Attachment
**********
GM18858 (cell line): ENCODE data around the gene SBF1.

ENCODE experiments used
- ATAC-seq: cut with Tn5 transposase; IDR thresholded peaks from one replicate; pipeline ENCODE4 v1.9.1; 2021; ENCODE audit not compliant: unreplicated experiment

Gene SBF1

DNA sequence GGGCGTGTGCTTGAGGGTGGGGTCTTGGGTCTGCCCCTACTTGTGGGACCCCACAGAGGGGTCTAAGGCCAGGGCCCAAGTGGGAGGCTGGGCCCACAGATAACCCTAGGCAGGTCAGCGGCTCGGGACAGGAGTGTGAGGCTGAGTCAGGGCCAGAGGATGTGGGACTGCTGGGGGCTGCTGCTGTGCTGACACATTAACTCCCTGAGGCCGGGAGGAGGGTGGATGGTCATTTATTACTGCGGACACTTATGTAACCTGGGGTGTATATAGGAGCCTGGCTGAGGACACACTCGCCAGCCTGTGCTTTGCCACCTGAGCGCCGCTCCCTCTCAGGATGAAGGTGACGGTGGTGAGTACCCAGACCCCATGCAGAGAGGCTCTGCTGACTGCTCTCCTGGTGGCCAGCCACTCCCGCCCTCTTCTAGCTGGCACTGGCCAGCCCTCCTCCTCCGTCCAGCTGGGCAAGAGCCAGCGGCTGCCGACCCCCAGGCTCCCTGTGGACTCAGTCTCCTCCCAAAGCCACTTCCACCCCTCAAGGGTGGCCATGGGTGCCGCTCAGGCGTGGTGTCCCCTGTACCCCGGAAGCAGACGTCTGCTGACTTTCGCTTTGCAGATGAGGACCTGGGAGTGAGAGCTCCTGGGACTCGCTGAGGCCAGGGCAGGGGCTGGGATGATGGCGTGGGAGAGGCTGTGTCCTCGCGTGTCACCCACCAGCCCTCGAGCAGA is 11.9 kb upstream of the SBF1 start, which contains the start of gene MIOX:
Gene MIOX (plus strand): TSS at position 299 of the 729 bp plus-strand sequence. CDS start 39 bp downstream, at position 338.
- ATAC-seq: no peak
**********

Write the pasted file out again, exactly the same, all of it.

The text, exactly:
GM18858 (cell line): ENCODE data around the gene SBF1.

ENCODE experiments used
- ATAC-seq: cut with Tn5 transposase; IDR thresholded peaks from one replicate; pipeline ENCODE4 v1.9.1; 2021; ENCODE audit not compliant: unreplicated experiment

Gene SBF1

DNA sequence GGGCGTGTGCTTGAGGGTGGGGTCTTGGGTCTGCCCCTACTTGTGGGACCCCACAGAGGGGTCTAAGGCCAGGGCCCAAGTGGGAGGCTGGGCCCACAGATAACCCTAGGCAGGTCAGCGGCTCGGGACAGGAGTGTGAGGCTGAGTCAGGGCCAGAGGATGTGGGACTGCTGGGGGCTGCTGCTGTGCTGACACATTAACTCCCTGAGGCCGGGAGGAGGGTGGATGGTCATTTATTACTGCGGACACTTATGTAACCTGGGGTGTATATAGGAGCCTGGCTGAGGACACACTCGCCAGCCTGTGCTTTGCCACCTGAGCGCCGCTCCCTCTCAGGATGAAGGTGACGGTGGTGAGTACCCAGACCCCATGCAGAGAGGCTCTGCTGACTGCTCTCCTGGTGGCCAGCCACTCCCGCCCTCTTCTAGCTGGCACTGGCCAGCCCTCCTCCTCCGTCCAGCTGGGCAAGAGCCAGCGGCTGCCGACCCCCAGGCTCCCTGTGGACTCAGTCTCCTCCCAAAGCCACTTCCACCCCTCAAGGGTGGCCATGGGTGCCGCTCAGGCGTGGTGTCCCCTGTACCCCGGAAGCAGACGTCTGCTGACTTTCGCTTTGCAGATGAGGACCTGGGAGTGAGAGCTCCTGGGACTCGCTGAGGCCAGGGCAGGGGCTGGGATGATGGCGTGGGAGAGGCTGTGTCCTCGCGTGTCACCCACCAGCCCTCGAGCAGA is 11.9 kb upstream of the SBF1 start, which contains the start of gene MIOX:
Gene MIOX (plus strand): TSS at position 299 of the 729 bp plus-strand sequence. CDS start 39 bp downstream, at position 338.
- ATAC-seq: no peak